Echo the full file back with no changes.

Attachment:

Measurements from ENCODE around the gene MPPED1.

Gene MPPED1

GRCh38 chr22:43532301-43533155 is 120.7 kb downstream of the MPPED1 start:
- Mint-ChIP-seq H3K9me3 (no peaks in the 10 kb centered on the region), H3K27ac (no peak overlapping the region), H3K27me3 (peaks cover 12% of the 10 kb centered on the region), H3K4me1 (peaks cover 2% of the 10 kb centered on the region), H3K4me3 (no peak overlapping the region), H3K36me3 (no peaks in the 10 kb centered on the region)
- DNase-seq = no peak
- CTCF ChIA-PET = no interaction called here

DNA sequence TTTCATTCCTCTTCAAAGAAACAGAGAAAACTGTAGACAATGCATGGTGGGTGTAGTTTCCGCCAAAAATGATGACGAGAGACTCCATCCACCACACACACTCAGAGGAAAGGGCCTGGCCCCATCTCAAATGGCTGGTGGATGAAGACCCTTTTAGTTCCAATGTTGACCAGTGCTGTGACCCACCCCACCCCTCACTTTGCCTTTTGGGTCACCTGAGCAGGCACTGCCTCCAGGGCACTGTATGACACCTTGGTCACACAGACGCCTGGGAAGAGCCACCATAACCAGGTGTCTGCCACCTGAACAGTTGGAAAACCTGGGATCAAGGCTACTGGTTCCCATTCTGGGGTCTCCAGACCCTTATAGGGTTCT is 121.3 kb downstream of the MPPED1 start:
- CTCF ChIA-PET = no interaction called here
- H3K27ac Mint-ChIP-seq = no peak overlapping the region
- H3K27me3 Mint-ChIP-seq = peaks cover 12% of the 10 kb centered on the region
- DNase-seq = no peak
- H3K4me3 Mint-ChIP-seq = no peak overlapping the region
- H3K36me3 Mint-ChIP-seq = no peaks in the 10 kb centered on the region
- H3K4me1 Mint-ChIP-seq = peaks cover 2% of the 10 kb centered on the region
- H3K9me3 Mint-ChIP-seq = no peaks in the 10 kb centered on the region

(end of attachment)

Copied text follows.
Measurements from ENCODE around the gene MPPED1.

Gene MPPED1

GRCh38 chr22:43532301-43533155 is 120.7 kb downstream of the MPPED1 start:
- Mint-ChIP-seq H3K9me3 (no peaks in the 10 kb centered on the region), H3K27ac (no peak overlapping the region), H3K27me3 (peaks cover 12% of the 10 kb centered on the region), H3K4me1 (peaks cover 2% of the 10 kb centered on the region), H3K4me3 (no peak overlapping the region), H3K36me3 (no peaks in the 10 kb centered on the region)
- DNase-seq = no peak
- CTCF ChIA-PET = no interaction called here

DNA sequence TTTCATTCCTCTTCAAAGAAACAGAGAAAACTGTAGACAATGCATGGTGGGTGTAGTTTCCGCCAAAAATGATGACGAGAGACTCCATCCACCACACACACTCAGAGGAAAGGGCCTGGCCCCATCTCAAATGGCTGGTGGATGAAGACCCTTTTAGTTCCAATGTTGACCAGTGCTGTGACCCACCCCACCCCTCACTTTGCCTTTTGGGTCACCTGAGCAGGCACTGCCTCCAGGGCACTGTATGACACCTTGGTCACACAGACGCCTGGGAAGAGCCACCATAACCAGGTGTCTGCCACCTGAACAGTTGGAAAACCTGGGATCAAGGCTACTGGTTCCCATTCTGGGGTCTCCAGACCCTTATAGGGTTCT is 121.3 kb downstream of the MPPED1 start:
- CTCF ChIA-PET = no interaction called here
- H3K27ac Mint-ChIP-seq = no peak overlapping the region
- H3K27me3 Mint-ChIP-seq = peaks cover 12% of the 10 kb centered on the region
- DNase-seq = no peak
- H3K4me3 Mint-ChIP-seq = no peak overlapping the region
- H3K36me3 Mint-ChIP-seq = no peaks in the 10 kb centered on the region
- H3K4me1 Mint-ChIP-seq = peaks cover 2% of the 10 kb centered on the region
- H3K9me3 Mint-ChIP-seq = no peaks in the 10 kb centered on the region